At Oak Ridge, 33 resident cases and eight worker cases were active on Monday, according to the report. All eight workers and 36 residents have tested positive at Oak Ridge within the last two weeks. Four residents at Oak Ridge have died as a result of the virus. In total, 43 residents and 17 workers at Oak Ridge have contracted COVID-19.
The nursing home report shows one active resident case and one active worker case at Timberlane; both tested positive some time in the last two weeks. Seven residents of Timberlane have died as a result of the virus. In all, 43 residents and 28 workers at Timberlane have contracted the virus.
A day after the state saw a record-setting number of deaths resulting from COVID-19 — 42 were reported Monday — ADH Secretary Dr. Jose Romero re-emphasized the danger those who reside in nursing homes and congregate settings face with regard to COVID.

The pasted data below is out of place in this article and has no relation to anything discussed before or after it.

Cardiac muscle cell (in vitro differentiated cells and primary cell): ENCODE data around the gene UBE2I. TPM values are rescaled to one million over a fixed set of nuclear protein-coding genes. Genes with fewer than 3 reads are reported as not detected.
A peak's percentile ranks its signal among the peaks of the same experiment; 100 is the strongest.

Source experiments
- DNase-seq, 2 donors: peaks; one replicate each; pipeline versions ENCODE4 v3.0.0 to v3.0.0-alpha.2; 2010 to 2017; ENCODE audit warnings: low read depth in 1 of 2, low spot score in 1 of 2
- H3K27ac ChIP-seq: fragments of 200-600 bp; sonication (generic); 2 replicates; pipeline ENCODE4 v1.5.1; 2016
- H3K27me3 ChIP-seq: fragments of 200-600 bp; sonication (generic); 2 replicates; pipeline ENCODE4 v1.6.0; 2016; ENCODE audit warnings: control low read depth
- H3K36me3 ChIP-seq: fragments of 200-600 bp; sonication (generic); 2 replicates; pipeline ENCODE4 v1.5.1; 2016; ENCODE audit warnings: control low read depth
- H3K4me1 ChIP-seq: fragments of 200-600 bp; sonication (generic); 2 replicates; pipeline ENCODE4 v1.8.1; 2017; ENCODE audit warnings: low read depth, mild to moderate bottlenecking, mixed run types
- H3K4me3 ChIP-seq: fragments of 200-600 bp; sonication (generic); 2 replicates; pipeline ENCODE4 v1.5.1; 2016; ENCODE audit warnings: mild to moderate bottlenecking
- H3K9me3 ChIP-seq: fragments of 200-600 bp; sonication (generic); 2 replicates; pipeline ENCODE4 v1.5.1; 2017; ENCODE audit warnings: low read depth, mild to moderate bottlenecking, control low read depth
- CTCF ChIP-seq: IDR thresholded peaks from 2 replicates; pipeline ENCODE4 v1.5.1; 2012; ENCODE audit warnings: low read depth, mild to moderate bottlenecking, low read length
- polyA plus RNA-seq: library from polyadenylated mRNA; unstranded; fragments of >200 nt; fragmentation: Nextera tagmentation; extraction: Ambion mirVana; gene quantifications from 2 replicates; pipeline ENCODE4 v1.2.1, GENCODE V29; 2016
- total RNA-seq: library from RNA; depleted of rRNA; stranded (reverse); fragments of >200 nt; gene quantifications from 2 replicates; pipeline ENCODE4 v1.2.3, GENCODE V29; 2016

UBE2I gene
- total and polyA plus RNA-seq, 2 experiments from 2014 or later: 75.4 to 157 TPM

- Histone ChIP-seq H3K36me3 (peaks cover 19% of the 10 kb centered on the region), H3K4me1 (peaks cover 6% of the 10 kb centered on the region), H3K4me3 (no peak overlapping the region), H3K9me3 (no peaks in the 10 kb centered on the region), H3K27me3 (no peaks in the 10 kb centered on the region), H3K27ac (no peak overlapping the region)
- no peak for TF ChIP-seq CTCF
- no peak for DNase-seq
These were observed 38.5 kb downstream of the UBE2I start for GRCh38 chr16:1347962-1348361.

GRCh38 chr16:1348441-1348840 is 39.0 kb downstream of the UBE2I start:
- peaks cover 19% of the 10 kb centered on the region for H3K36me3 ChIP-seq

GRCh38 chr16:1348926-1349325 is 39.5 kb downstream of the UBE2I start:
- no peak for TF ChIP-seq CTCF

“The majority of these cases (of death) have come from nursing homes and individuals in congregate living centers. They’re clearly a vulnerable population,” Romero said. “Our elderly in nursing homes and congregate facilities are vulnerable. Bringing them to your home may be a detriment to their health. I really think you need to consider this and consider postponing your Thanksgiving with them for their sake. It is for their safety … it’s a time to protect them and protect their lives.”